20. Shaw AT, Felip E, Bauer TM, Besse B, Navarro A, Postel-Vinay S, et al. Lorlatinib in non-small-cell lung cancer with ALK or ROS1 rearrangement: an international, multicentre, open-label, single-arm first-in-man phase 1 trial. Lancet Oncol. (2017) 18:1590–9. doi: 10.1016/S1470-2045(17)30680-0
21. Solomon BJ, Besse B, Bauer TM, Felip E, Soo RA, Camidge DR, et al. Lorlatinib in patients with ALK-positive non-small-cell lung cancer: results from a global phase 2 study. Lancet Oncol. (2018) 19:1654–67. doi: 10.1016/S1470-2045(18)30649-1
22. Gainor JF, Dardaei L, Yoda S, Friboulet L, Leshchiner I, Katayama R, et al. Molecular mechanisms of resistance to first- and second-generation ALK inhibitors in ALK-rearranged lung cancer. Cancer Discov. (2016) 69:S138. doi: 10.1016/S0959-8049(16)33009-X
23. Weller M, Butowski N, Tran DD, Recht LD, Lim M, Hirte H, et al. Rindopepimut with temozolomide for patients with newly diagnosed, EGFRvIII-expressing glioblastoma (ACT IV): a randomised, double-blind, international phase 3 trial. Lancet Oncol. (2017) 18:1373–85. doi: 10.1016/S1470-2045(17)30517-X
25. Pacheco JM, Gao D, Smith D, Purcell T, Hancock M, Bunn P, et al. Natural history and factors associated with overall survival in stage IV ALK-rearranged non-small cell lung cancer. J Thorac Oncol. (2019) 14:691–700. doi: 10.1016/j.jtho.2018.12.014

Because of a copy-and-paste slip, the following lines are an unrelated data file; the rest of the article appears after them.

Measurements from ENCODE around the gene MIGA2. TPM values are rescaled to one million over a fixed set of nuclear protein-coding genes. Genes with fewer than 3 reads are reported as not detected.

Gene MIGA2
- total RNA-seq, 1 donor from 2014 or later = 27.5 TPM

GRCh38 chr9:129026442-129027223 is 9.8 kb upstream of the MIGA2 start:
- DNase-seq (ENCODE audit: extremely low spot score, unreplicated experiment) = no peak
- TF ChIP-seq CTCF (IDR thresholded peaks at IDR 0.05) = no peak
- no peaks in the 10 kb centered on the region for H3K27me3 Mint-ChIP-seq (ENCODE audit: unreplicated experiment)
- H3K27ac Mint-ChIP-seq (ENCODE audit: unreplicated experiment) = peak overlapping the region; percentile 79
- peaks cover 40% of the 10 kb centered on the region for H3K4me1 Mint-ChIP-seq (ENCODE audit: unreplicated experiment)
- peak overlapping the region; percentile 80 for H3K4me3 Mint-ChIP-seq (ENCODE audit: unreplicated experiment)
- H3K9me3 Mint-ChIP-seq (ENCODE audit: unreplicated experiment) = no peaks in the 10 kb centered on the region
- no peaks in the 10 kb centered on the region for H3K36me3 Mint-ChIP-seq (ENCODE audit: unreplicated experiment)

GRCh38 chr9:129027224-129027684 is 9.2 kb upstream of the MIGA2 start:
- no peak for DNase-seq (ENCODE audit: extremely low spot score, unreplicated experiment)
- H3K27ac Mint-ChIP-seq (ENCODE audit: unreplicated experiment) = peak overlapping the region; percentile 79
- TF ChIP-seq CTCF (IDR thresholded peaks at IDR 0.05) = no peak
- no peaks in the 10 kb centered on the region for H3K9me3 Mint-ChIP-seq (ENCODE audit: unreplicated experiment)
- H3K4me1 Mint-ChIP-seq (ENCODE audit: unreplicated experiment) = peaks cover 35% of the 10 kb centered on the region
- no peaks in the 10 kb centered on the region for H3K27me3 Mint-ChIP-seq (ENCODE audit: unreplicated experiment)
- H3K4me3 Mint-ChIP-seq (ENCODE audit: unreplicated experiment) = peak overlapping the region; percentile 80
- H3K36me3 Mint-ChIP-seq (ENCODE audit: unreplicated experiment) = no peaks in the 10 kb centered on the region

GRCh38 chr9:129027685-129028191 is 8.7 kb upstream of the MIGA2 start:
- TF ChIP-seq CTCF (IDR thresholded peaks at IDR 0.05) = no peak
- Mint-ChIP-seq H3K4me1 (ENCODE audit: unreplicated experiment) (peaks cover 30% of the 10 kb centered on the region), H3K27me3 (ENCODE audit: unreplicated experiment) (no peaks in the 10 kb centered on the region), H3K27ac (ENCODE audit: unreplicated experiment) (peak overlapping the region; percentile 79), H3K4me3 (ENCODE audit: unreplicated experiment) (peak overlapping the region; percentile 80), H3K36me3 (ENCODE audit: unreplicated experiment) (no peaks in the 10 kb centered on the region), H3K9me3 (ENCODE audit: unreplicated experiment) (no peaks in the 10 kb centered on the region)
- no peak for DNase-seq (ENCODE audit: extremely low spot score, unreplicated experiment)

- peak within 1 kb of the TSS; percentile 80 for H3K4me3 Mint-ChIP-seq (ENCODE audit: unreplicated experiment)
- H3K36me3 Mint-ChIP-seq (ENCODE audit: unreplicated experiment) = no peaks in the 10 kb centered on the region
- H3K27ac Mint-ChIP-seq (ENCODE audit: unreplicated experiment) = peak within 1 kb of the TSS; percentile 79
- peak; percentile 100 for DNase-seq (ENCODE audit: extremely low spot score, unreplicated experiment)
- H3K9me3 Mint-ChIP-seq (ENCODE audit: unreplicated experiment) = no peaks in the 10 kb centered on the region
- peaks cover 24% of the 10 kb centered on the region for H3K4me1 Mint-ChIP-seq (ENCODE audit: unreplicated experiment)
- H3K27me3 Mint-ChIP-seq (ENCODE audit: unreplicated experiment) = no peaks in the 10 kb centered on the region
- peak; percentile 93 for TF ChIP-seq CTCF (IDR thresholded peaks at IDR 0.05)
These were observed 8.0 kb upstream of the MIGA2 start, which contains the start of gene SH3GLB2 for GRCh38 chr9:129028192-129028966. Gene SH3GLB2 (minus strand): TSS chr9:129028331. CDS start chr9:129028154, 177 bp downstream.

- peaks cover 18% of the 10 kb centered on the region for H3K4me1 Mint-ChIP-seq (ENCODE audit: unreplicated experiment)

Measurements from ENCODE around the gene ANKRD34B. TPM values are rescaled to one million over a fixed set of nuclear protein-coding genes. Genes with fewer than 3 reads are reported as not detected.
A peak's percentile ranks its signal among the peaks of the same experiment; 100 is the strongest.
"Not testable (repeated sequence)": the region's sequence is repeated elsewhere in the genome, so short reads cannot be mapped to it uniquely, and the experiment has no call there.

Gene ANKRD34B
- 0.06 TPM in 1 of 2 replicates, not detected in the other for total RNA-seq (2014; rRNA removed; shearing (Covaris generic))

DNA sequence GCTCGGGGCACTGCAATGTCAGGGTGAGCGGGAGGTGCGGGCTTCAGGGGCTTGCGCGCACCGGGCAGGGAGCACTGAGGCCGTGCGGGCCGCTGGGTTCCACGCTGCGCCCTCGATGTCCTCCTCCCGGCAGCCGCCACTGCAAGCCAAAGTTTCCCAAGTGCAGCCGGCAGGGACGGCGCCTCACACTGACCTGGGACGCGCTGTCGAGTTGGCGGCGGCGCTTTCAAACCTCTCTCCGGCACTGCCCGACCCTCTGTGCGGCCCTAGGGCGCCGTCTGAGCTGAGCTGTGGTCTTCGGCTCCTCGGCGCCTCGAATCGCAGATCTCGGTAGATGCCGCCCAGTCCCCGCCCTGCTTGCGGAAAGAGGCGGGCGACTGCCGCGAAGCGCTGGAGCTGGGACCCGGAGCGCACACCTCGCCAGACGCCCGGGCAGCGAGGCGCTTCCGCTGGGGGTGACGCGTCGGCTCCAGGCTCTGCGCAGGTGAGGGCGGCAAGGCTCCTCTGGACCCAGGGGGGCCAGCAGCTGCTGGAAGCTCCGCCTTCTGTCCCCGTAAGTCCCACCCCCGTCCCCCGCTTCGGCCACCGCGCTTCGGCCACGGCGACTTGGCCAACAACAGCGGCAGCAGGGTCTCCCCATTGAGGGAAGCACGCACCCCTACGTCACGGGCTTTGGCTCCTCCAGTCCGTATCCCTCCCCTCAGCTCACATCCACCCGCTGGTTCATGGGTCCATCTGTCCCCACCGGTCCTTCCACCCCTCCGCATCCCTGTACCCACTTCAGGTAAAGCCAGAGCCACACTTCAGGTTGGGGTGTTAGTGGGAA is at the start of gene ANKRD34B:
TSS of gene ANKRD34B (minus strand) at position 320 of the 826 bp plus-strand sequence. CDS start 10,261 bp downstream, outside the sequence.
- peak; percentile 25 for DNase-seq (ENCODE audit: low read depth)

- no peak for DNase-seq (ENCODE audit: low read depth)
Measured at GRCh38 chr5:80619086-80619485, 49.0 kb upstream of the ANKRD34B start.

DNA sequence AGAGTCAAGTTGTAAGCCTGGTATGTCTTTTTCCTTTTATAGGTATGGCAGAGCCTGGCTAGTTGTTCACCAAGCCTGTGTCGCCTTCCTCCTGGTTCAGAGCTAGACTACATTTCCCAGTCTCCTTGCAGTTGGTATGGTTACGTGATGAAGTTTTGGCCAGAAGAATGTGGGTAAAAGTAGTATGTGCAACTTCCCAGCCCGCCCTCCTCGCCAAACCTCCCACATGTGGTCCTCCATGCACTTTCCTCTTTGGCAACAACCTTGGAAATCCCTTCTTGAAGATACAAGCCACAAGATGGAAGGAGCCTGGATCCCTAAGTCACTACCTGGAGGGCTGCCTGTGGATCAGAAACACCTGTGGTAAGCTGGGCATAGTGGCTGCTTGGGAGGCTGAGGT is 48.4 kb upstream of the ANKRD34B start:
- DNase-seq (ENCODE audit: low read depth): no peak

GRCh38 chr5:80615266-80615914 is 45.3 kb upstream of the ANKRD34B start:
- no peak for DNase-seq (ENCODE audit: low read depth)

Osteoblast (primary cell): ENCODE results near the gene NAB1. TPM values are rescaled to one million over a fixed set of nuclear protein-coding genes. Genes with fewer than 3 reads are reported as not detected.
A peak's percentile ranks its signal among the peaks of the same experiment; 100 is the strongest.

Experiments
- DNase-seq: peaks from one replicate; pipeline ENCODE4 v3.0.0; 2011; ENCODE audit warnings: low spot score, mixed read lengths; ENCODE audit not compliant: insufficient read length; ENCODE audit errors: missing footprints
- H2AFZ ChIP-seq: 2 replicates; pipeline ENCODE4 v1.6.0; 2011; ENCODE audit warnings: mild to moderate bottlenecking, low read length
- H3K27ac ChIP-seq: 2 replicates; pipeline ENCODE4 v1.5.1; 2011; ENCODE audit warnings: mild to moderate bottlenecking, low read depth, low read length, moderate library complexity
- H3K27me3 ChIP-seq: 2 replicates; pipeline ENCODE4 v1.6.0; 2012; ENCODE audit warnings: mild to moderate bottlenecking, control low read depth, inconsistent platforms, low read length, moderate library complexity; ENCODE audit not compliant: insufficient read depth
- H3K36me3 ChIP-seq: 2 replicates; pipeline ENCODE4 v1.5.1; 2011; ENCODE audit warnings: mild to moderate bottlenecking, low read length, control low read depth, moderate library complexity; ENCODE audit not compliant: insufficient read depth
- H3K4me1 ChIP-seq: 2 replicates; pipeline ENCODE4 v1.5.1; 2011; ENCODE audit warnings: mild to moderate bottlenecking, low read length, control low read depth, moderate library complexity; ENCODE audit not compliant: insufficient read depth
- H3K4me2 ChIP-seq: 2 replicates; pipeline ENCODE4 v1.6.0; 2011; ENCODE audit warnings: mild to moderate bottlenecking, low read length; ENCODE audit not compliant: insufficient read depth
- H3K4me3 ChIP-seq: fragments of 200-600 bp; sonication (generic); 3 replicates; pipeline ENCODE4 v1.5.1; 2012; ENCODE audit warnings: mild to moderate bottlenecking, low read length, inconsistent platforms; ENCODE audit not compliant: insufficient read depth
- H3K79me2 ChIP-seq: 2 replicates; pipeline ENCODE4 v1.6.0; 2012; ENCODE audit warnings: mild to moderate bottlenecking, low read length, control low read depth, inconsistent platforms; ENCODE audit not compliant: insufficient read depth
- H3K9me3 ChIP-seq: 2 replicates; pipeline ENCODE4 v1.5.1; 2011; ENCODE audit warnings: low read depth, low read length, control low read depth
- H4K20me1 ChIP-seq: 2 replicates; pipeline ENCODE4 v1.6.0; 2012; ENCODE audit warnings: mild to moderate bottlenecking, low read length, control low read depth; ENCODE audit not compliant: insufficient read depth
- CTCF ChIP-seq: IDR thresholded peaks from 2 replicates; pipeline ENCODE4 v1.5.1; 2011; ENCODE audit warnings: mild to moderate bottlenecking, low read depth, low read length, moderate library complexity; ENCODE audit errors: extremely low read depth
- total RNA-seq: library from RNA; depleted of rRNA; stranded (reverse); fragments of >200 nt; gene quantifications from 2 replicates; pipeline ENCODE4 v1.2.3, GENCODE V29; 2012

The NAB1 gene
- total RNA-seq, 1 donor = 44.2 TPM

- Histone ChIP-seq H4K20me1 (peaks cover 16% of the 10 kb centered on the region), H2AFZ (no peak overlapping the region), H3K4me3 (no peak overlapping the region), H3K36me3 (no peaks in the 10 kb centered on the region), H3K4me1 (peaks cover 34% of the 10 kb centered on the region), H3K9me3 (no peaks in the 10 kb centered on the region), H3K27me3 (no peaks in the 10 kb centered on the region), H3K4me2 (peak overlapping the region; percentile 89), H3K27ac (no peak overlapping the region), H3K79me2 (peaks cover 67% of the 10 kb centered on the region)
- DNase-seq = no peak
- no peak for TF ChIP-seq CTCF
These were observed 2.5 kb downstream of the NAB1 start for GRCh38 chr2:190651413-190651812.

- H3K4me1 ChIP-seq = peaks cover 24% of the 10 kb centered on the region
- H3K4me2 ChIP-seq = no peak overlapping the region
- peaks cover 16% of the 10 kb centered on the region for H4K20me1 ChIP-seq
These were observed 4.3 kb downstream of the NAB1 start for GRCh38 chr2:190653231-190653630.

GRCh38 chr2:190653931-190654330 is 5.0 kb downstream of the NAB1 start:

26. Duruisseaux M, Besse B, Cadranel J, Perol M, Mennecier B, Bigay-Game L, et al. Overall survival with crizotinib and next-generation ALK inhibitors in ALK-positive non-small-cell lung cancer (IFCT-1302 CLINALK): a French nationwide cohort retrospective study. Oncotarget. (2017) 8:21903–17. doi: 10.18632/oncotarget.15746
27. Ren Y, Dai C, Zheng H, Zhou F, She Y, Jiang G, et al. Prognostic effect of liver metastasis in lung cancer patients with distant metastasis. Oncotarget. (2016) 7:53245–53. doi: 10.18632/oncotarget.10644
28. Garassino MC, Cho BC, Kim JH, Mazieres J, Vansteenkiste J, Lena H, et al. Durvalumab as third-line or later treatment for advanced non-small-cell lung cancer (ATLANTIC): an open-label, single-arm, phase 2 study. Lancet Oncol. (2018) 19:521–36. doi: 10.1016/S1470-2045(18)30144-X